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Channels Through Which Human Capital Inequality Influences Economic Growth

Author

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  • Amparo Castelló-Climent

    () (Institute of International Economics, University of Valencia)

Abstract

This paper empirically investigates the theoretical predictions of some of the channels through which human capital inequality may discourage investment and growth. In a cross-section of countries over the period 1960-2000, findings reveal that, all other things being equal, a greater degree of human capital inequality increases fertility rates and reduces life expectancy, which in turn hampers the accumulation rates of human capital. This effect is reinforced in the countries where individuals find it difficult to access credit. Extensive sensitivity analyses show the results are robust across specifications and are not driven by atypical observations, endogenous regressors or unobservable heterogeneity.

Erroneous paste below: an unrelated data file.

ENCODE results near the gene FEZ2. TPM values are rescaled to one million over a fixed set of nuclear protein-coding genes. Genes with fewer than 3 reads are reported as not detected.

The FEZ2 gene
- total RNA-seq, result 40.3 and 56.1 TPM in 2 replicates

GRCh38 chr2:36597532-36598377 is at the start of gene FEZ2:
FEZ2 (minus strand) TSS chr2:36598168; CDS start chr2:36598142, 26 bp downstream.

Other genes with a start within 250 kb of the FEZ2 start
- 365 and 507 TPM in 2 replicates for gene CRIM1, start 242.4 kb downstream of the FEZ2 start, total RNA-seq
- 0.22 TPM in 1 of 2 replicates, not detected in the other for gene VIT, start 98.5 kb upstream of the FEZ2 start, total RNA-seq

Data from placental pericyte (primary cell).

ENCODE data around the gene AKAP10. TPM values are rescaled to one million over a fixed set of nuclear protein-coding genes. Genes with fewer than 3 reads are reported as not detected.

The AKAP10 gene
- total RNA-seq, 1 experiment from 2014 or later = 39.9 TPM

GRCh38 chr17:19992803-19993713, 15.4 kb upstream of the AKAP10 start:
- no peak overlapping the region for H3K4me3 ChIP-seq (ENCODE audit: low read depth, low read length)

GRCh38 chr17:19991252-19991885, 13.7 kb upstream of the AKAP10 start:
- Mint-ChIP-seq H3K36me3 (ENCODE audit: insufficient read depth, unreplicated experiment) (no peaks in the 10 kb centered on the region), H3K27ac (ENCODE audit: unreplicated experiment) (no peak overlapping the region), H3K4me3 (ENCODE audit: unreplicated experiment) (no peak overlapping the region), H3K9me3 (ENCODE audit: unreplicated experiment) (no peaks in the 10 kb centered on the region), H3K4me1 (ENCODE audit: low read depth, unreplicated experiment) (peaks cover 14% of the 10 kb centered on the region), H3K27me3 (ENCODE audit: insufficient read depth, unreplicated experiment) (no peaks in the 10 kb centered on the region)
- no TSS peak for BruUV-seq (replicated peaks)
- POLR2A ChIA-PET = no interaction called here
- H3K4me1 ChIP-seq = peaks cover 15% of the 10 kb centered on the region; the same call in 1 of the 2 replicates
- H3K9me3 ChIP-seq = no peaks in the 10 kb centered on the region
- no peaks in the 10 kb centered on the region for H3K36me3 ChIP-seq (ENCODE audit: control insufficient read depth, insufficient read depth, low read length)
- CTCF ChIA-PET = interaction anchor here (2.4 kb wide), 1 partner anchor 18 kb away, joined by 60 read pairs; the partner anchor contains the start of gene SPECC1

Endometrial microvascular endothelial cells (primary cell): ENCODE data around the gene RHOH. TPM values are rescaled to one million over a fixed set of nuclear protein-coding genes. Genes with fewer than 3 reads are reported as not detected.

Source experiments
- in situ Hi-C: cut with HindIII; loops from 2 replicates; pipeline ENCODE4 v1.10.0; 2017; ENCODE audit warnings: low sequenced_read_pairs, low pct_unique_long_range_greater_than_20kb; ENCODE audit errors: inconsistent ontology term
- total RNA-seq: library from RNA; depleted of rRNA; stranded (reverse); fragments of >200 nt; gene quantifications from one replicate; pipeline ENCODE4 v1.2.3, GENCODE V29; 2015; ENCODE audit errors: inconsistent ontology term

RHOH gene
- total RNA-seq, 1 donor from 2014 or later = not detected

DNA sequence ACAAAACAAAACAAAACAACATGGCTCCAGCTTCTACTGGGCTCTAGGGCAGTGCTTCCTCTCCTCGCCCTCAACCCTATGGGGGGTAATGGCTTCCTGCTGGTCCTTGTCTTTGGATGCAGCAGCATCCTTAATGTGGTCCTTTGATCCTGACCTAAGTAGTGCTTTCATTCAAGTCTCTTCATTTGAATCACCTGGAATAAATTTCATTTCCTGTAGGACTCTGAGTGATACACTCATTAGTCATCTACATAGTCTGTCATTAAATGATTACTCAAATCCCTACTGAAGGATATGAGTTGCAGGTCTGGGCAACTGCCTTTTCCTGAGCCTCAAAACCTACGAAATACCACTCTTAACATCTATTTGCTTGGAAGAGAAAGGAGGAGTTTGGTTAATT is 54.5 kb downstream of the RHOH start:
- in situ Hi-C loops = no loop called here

Suggested Citation

  • Amparo Castelló-Climent, 2011. "Channels Through Which Human Capital Inequality Influences Economic Growth," Working Papers 1101, International Economics Institute, University of Valencia.
  • Handle: RePEc:iei:wpaper:1101
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    File URL: http://iei.uv.es/docs/wp_internos/RePEc/pdf/iei_1101.pdf
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    References listed on IDEAS

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    Cited by:

    1. Jesus Crespo Cuaresma & Samir K.C. & Petra Sauer, 2013. "Age-Specific Education Inequality, Education Mobility and Income Growth," WWWforEurope Working Papers series 6, WWWforEurope.
    2. Amparo Castelló-Climent, 2010. "Inequality and growth in advanced economies: an empirical investigation," The Journal of Economic Inequality, Springer;Society for the Study of Economic Inequality, vol. 8(3), pages 293-321, September.

    More about this item

    Keywords

    Human capital inequality; structural form; investment rates; economic growth;

    JEL classification:

    • I0 - Health, Education, and Welfare - - General
    • O1 - Economic Development, Innovation, Technological Change, and Growth - - Economic Development
    • O4 - Economic Development, Innovation, Technological Change, and Growth - - Economic Growth and Aggregate Productivity

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